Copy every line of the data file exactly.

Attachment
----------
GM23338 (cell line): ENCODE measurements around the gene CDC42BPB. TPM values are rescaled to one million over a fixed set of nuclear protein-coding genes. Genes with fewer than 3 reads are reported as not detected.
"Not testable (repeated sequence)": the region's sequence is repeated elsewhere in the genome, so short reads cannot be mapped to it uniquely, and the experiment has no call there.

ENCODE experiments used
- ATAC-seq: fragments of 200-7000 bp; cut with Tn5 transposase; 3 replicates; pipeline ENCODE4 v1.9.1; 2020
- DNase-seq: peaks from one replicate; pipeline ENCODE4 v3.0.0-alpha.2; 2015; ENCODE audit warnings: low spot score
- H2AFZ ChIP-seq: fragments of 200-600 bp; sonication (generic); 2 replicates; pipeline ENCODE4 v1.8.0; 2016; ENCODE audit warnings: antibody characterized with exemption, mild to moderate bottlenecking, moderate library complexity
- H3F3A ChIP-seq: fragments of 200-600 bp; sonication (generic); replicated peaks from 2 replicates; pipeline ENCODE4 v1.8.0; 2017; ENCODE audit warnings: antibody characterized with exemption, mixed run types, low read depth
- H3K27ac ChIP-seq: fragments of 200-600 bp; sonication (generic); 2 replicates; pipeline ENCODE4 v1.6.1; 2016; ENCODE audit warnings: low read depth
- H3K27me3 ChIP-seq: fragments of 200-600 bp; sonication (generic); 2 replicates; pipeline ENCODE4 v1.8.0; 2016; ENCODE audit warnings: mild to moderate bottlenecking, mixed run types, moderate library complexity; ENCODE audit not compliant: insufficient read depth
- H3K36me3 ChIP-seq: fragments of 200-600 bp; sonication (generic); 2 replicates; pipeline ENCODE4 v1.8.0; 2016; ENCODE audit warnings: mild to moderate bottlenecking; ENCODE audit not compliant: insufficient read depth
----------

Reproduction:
GM23338 (cell line): ENCODE measurements around the gene CDC42BPB. TPM values are rescaled to one million over a fixed set of nuclear protein-coding genes. Genes with fewer than 3 reads are reported as not detected.
"Not testable (repeated sequence)": the region's sequence is repeated elsewhere in the genome, so short reads cannot be mapped to it uniquely, and the experiment has no call there.

ENCODE experiments used
- ATAC-seq: fragments of 200-7000 bp; cut with Tn5 transposase; 3 replicates; pipeline ENCODE4 v1.9.1; 2020
- DNase-seq: peaks from one replicate; pipeline ENCODE4 v3.0.0-alpha.2; 2015; ENCODE audit warnings: low spot score
- H2AFZ ChIP-seq: fragments of 200-600 bp; sonication (generic); 2 replicates; pipeline ENCODE4 v1.8.0; 2016; ENCODE audit warnings: antibody characterized with exemption, mild to moderate bottlenecking, moderate library complexity
- H3F3A ChIP-seq: fragments of 200-600 bp; sonication (generic); replicated peaks from 2 replicates; pipeline ENCODE4 v1.8.0; 2017; ENCODE audit warnings: antibody characterized with exemption, mixed run types, low read depth
- H3K27ac ChIP-seq: fragments of 200-600 bp; sonication (generic); 2 replicates; pipeline ENCODE4 v1.6.1; 2016; ENCODE audit warnings: low read depth
- H3K27me3 ChIP-seq: fragments of 200-600 bp; sonication (generic); 2 replicates; pipeline ENCODE4 v1.8.0; 2016; ENCODE audit warnings: mild to moderate bottlenecking, mixed run types, moderate library complexity; ENCODE audit not compliant: insufficient read depth
- H3K36me3 ChIP-seq: fragments of 200-600 bp; sonication (generic); 2 replicates; pipeline ENCODE4 v1.8.0; 2016; ENCODE audit warnings: mild to moderate bottlenecking; ENCODE audit not compliant: insufficient read depth